One of the features in Mountain Lion, Apple's newest OS X release, that has gotten quite a bit of attention is Gatekeeper. It's a security measure that, in its default configuration, allows only apps downloaded from the Mac App Store or signed with an Apple-provided (per-developer) certificate to run. This a good security move that makes a bunch of people happy. The assumption is that, though Gatekeeper can be turned off, it's on by default, so it will be a great deterrent for malware authors. For example, here's an excerpt from John Siracusa's Mountain Lion review:
All three of these procedures—changing a security setting in System Preferences, right-clicking to open an application, and running a command-line tool—are extremely unlikely to ever be performed by most Mac users. This is why the choice of the default Gatekeeper setting is so important.
However, a cautionary tale comes from the web security world. The same-origin policy is an inherent1 property of the web. This means that, barring bugs, it shouldn't be possible to have cross-site scripting (XSS) not allowed by the host site. But at the same time that scripting ability was added to browsers, the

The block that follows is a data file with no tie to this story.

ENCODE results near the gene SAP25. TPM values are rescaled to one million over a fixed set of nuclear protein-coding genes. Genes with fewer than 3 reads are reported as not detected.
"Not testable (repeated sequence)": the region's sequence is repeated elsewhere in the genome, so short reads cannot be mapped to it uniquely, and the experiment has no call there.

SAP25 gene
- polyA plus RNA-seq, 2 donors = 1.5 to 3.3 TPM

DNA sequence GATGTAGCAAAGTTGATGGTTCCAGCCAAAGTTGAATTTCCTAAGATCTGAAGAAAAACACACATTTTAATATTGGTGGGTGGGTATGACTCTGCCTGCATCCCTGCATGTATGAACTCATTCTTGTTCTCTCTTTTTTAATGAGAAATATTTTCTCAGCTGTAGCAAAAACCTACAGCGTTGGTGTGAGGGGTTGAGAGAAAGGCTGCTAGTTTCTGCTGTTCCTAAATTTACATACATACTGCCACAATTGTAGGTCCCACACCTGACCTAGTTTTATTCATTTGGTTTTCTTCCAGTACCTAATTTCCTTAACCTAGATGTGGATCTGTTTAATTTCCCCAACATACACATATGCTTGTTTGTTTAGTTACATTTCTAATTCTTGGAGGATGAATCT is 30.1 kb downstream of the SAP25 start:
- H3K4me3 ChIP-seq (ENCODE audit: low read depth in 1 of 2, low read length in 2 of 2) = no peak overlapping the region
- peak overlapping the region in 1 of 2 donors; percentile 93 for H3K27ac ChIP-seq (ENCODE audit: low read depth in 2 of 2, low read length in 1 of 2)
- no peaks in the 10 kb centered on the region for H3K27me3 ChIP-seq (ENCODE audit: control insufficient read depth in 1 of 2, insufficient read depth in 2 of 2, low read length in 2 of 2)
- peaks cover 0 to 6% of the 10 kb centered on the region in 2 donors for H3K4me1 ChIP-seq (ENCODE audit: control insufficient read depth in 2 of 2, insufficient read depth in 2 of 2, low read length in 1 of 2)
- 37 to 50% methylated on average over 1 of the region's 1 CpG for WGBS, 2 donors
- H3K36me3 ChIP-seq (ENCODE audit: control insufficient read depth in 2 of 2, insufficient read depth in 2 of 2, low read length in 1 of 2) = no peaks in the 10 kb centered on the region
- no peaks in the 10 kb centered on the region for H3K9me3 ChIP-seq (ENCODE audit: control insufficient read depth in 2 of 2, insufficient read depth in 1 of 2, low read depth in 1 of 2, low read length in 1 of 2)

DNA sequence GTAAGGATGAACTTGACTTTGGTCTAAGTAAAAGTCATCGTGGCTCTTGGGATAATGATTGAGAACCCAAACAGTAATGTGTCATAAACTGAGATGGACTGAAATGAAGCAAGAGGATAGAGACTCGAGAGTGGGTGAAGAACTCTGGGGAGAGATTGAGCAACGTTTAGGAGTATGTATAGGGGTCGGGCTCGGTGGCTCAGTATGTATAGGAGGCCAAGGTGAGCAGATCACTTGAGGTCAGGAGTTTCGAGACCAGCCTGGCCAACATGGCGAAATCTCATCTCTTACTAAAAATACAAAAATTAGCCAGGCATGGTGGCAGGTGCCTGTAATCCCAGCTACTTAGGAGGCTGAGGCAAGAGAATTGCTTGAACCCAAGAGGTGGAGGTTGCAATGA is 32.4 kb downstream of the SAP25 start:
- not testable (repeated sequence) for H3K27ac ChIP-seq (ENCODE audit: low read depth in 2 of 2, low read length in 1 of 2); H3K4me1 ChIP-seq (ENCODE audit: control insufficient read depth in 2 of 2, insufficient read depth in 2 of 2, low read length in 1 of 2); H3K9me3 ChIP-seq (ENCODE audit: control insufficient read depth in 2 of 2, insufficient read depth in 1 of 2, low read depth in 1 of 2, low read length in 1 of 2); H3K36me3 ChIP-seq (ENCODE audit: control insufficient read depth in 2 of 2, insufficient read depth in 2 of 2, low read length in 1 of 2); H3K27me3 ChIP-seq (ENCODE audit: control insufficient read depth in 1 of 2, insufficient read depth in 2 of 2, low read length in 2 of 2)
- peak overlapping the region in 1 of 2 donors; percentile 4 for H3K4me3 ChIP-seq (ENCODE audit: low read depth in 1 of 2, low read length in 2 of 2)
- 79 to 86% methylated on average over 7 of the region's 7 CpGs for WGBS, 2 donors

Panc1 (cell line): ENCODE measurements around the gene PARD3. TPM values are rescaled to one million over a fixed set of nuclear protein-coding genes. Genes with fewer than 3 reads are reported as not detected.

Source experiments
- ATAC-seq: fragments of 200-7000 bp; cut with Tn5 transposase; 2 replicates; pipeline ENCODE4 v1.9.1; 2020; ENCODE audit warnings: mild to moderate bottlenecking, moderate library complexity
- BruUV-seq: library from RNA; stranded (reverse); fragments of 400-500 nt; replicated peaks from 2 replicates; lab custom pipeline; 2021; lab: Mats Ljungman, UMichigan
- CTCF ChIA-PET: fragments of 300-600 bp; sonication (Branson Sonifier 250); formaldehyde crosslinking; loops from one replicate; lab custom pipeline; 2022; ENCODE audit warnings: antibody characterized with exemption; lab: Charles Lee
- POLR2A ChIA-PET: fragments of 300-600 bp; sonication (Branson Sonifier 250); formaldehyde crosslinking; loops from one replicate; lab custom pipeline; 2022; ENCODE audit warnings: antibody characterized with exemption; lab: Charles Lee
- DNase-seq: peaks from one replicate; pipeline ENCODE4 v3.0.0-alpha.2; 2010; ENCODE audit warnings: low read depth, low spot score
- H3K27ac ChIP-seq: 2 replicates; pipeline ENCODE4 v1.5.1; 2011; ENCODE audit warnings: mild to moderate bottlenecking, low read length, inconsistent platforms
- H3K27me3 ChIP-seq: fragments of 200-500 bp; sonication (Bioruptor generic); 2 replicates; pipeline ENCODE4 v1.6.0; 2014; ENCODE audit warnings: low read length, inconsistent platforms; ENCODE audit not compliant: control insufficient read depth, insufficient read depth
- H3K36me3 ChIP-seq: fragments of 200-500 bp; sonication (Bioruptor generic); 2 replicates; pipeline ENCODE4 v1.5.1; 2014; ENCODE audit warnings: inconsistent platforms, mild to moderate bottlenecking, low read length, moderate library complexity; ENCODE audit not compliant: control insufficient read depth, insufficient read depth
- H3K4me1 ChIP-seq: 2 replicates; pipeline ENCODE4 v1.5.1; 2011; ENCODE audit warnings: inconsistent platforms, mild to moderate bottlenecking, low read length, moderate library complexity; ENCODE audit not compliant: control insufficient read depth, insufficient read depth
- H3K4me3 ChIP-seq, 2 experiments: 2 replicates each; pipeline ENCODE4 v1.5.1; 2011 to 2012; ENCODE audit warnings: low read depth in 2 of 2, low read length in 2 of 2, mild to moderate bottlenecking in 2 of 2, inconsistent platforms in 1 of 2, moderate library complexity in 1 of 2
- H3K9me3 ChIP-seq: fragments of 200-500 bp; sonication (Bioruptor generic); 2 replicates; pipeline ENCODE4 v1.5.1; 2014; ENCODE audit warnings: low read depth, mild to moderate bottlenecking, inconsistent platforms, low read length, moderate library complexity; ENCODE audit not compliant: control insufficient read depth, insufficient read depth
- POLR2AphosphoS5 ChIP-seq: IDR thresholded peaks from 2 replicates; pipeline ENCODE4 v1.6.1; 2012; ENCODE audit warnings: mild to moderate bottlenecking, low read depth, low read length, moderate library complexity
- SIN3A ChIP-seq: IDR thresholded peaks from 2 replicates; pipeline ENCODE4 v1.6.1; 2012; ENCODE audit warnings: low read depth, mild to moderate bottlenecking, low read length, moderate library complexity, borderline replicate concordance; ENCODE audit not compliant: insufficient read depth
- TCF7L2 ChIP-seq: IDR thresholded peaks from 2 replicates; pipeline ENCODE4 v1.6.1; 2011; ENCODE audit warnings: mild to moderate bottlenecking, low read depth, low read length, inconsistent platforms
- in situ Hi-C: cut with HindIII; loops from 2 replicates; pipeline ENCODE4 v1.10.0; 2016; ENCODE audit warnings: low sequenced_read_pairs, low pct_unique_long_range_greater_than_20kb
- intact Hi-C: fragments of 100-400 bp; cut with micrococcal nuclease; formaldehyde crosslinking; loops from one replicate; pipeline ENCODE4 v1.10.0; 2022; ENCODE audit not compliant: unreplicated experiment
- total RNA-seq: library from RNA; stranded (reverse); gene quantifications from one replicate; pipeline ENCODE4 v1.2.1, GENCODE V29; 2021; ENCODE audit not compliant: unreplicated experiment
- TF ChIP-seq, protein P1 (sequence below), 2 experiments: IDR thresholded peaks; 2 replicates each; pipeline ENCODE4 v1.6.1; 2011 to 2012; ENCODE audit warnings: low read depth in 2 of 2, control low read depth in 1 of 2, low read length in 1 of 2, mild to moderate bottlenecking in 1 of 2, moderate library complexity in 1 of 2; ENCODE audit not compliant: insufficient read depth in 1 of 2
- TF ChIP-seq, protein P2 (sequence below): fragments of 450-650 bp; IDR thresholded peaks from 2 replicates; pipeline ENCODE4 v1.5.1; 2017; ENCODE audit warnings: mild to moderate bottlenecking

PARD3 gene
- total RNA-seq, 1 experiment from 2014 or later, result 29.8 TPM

In theory, this feature meant that users could XSS themselves by entering and running a
If the target population is big enough, it doesn't matter what the default setting is, or how convoluted the steps are to bypass it. 0.1% of Facebook's ~1 billion users is still 1 million users. In this particular case, browser vendors are able to mitigate the attack. Chrome will strip a